London offered me a different experience than I've had to date: to be immersed in a completely born-and-bred digital shop. Lean Mean Fighting Machine was founded on digital (bravely upon banner advertising, no less) and is still building and innovating upon digital.
I would normally dig around and ask about how digital and social media were
integrated into the fabric of an agency's work, culture and business model, and
the effect that effort had, it was obvious from minute number five at Lean
Mean Fighting Machine that these kind of questions would not be necessary.
night before I visited Lean Mean Fighting Machine, Creative Partner Dave
Bedwood sent me an email.
"We are doing a 'Columbo' session in the
morning at 9am, for a new client. It might be worth you sitting in on it," it read.
what?" I thought. But I said, "I'll be there."
didn't initially draw the connection to the '70s American crime fiction
television film series, but nevertheless, it was still clear that Lean
Mean Fighting Machine was in full-out detective mode.
untrained eye, it would look like a brainstorm. All parties in the room
gathered around a table to talk about inspiration for a new client,
representing creative, account management, strategy and production. But because
it's Lean Mean Fighting Machine, technical development was also
present in the room and it wasn't a brainstorm. It was a Columbo, and all eyes
were on a flat screen TV.
flat screen was a blog, but not just any blog. At the beginning of any new
client or project (for as long as they have in lead time), prior to
gathering in the room, the greater Lean Mean client team populates the blog to
seed ideas. Sometimes the client is invited to participate in the Columbo and in
populating and reviewing the blog, sometimes the process remains internal. Once
gathered, the Lean Mean client team reviews and discusses what they found and
posted, in "show and tell" style.
incredibly interesting and useful. Far from the cold brainstorms
one might experience elsewhere, where the client team enters the room and
starts the discussion by reading a brief and then staring at each other, the
Columbo allows the client team to enter the room armed with inspiration. Not
only does it effectively leverage the infinite possibility of online sources,
from videos to photos, posts, articles and research, to pop culture reference,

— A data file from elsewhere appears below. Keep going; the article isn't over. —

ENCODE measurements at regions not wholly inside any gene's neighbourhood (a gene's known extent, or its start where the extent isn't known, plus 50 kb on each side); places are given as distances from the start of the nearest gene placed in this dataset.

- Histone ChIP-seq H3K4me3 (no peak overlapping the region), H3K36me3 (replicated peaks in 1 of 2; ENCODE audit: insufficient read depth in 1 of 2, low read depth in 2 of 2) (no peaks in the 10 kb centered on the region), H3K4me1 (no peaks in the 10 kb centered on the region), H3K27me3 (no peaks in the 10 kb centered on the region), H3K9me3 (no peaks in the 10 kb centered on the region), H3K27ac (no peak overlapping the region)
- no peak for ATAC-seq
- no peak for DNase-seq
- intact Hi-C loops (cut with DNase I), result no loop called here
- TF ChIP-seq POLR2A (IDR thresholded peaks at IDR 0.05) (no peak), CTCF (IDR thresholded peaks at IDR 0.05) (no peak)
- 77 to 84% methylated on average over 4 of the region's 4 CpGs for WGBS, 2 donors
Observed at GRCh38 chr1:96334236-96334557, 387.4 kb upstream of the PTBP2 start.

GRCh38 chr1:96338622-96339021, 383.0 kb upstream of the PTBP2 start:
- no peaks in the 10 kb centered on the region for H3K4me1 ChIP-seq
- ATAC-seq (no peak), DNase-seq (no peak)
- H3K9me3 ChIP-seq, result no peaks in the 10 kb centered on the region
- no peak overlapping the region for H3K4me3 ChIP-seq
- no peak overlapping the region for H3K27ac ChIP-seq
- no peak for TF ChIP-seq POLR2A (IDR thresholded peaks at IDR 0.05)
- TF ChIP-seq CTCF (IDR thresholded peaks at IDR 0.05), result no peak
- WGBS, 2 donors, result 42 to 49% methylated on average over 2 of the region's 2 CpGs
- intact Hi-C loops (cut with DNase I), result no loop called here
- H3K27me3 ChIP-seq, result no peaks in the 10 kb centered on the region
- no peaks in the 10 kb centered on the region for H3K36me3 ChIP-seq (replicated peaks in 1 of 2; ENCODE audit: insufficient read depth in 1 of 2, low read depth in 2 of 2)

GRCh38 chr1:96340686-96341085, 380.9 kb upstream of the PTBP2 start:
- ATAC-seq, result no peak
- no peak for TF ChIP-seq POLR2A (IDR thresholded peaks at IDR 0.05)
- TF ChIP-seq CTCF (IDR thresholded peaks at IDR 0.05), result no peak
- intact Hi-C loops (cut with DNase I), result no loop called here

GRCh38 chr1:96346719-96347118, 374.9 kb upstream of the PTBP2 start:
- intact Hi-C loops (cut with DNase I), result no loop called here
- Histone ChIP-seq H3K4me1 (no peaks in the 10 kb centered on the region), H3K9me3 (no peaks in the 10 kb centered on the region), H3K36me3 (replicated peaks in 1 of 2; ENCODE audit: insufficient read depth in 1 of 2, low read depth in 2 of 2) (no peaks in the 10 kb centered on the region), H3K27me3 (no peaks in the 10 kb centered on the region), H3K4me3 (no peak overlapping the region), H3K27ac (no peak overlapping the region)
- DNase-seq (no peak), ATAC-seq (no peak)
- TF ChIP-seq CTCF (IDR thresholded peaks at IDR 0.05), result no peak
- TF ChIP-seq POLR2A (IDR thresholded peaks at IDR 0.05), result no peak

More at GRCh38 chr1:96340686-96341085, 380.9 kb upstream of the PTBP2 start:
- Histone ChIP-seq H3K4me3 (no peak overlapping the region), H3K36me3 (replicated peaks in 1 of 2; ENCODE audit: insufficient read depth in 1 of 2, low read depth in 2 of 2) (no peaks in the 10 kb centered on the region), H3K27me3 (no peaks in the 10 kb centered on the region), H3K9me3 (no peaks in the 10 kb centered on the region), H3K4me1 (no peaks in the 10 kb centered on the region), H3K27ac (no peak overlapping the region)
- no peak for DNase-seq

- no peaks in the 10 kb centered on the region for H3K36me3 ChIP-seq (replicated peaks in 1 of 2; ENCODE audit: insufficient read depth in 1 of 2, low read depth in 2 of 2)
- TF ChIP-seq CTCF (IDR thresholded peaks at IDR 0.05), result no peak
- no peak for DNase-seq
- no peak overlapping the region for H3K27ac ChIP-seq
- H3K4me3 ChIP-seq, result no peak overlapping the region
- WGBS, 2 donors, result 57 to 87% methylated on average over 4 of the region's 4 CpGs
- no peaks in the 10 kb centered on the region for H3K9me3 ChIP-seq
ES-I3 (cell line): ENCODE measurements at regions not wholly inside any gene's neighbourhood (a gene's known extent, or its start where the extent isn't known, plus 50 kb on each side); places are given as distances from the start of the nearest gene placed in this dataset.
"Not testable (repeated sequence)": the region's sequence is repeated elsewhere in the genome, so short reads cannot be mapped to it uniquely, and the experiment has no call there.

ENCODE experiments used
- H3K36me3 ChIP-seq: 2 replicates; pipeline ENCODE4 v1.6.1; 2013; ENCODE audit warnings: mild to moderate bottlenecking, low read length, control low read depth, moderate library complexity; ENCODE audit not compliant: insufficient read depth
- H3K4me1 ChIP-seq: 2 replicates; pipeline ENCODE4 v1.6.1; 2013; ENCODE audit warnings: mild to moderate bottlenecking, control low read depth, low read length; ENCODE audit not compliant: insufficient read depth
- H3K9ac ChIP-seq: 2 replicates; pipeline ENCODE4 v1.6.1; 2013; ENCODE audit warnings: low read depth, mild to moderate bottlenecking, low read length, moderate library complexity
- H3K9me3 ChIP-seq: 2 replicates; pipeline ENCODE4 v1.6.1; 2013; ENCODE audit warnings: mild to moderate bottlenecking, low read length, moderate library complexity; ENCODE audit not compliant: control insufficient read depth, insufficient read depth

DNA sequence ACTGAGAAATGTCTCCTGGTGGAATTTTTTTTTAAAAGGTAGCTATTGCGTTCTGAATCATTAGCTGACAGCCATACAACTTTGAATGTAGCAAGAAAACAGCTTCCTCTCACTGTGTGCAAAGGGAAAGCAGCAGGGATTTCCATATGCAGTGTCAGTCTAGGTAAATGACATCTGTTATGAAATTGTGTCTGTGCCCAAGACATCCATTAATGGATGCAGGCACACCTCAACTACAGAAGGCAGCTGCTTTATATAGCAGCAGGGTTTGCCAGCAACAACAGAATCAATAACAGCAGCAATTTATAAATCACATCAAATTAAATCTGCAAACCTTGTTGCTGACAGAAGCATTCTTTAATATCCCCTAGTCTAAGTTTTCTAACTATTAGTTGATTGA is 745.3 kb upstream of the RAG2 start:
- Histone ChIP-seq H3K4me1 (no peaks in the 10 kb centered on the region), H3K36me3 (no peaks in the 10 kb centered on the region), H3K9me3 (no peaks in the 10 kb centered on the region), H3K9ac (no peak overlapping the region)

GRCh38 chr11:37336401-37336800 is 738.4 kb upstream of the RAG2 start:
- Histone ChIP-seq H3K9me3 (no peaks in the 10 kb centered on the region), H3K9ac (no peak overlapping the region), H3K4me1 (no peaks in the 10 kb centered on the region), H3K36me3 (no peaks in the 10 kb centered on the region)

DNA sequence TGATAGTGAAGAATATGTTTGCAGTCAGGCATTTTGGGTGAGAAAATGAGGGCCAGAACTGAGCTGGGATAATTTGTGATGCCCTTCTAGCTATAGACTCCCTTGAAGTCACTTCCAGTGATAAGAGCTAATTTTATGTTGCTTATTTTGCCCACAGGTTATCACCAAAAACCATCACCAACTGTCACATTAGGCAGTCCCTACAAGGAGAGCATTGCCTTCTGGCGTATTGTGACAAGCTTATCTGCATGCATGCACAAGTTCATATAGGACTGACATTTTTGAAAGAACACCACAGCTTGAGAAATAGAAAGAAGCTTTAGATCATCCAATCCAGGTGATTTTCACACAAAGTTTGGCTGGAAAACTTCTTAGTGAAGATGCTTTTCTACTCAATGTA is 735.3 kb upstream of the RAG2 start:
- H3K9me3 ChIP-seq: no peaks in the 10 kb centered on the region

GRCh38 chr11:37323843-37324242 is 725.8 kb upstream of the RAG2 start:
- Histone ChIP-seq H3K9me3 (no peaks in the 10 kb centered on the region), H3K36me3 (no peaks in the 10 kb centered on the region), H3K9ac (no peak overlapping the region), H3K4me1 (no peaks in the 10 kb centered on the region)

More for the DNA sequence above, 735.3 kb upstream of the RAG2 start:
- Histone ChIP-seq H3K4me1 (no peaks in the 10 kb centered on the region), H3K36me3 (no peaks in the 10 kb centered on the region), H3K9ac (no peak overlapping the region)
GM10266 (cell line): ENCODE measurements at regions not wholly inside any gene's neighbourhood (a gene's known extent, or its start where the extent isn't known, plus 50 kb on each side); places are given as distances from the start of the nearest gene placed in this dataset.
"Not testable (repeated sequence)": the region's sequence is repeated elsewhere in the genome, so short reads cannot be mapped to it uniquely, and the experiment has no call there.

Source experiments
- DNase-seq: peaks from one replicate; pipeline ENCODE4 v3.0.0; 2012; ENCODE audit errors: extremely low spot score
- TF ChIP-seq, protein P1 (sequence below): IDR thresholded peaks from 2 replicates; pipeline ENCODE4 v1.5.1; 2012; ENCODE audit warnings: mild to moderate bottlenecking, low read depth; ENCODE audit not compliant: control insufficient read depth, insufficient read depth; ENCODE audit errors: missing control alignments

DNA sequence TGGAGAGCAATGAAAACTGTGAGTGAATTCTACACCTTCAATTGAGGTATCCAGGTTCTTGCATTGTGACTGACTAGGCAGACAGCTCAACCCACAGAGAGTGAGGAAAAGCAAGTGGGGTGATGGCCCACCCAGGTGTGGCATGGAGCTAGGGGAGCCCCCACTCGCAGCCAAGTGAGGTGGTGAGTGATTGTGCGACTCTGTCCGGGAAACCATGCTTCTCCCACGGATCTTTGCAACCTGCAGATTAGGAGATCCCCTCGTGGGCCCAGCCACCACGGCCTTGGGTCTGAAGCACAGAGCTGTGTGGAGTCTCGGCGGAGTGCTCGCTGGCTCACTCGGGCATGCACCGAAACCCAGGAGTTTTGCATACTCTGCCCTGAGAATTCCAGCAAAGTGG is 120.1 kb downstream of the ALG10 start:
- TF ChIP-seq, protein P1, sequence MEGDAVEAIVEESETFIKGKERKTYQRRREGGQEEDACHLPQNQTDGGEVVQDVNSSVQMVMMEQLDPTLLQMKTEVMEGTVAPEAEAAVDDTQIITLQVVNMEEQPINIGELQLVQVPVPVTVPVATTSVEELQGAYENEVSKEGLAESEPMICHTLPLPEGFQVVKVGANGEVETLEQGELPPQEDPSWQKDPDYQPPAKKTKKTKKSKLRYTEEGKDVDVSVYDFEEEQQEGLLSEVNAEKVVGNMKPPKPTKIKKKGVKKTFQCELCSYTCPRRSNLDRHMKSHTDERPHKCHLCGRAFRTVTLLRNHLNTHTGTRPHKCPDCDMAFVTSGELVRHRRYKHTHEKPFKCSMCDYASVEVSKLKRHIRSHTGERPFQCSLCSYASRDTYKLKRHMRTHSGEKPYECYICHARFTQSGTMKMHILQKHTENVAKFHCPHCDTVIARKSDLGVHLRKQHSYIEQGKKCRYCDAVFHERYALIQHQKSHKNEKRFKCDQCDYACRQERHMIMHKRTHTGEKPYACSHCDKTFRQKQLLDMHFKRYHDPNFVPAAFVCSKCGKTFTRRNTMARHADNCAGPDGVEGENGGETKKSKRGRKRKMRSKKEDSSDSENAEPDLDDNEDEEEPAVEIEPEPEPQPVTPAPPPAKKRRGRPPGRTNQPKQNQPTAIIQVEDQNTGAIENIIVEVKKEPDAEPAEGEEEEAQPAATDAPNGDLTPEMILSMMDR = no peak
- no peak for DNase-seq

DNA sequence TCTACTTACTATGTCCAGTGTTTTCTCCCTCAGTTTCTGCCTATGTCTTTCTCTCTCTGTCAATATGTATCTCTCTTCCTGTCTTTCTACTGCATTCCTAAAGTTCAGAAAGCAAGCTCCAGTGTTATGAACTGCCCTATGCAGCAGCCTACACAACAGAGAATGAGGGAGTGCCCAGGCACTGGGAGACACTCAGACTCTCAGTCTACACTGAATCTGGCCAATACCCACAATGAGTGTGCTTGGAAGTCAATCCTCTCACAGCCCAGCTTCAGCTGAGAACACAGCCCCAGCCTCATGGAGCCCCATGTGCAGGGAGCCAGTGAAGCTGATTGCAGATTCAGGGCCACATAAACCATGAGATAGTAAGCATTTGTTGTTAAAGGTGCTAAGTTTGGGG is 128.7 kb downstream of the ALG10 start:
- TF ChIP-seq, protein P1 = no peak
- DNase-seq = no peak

music and cartoons, but it also allows for personal input. Some team members drew
and posted photos and sketches, while others profiled different aspects of the
competition and the market. No one is told what to post.
diversity of the individuals in the room brought diversity to the perspectives
posted on the blog, and the angles from which the new project had been
examined. Individuals' natural bent and interests came through via what they
shared, informing different facets of the conversation; girly girls (smart
girly girls) brought important popular culture reference perspective, insight
into women's beauty rules, routines and regimens and knowledge of key
influencers in pop culture, while the more technically-minded folks thought
deeply about the mechanics of how the product worked and the insights within,
while others still posted a blend of humorous and miscellaneous personal
inspirations (i.e. “I was reading this article
and it made me think this about
blog was chalk-full, with pages and pages of thought-starters. There wouldn't
have been enough time to collectively review the entire blog, but the team was
expected to have done so on their own (and all appeared to have happily done so
as much out of personal interest as professional expectation). As each piece
was shared, a conversation would explode and build, setting the collaborating minds
on fire. The conversation went on for nearly two hours, never missing a beat,
energy levels never dropping. The entire team walked away jazzed and the
creative and development teams, in particular, walked away informed and ready
this was only the first two hours in my digital Lean Mean Fighting Machine
immersion. Not a bad start.